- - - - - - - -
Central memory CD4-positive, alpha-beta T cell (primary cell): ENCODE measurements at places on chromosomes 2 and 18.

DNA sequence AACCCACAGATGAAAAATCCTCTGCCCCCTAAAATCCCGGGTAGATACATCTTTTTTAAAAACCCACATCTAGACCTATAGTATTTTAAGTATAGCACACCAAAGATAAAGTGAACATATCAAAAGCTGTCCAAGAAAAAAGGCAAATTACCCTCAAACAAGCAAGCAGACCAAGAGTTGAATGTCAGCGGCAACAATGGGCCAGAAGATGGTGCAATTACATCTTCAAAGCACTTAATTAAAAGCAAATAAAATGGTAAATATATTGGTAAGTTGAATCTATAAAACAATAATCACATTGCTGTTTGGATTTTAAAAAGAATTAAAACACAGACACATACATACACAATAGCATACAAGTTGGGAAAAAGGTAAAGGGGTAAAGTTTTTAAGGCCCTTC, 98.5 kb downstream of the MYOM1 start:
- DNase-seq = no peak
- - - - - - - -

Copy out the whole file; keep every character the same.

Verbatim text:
Central memory CD4-positive, alpha-beta T cell (primary cell): ENCODE measurements at places on chromosomes 2 and 18.

DNA sequence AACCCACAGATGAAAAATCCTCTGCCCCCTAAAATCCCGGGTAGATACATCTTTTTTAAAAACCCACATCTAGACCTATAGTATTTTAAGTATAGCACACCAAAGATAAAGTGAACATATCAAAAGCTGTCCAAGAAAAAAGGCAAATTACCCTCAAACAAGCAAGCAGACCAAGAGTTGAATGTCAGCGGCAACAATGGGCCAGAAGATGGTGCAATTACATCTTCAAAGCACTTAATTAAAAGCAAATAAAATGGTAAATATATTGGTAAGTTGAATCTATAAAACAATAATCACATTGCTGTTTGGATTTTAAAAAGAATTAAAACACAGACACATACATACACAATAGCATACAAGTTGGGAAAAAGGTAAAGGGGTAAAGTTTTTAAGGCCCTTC, 98.5 kb downstream of the MYOM1 start:
- DNase-seq = no peak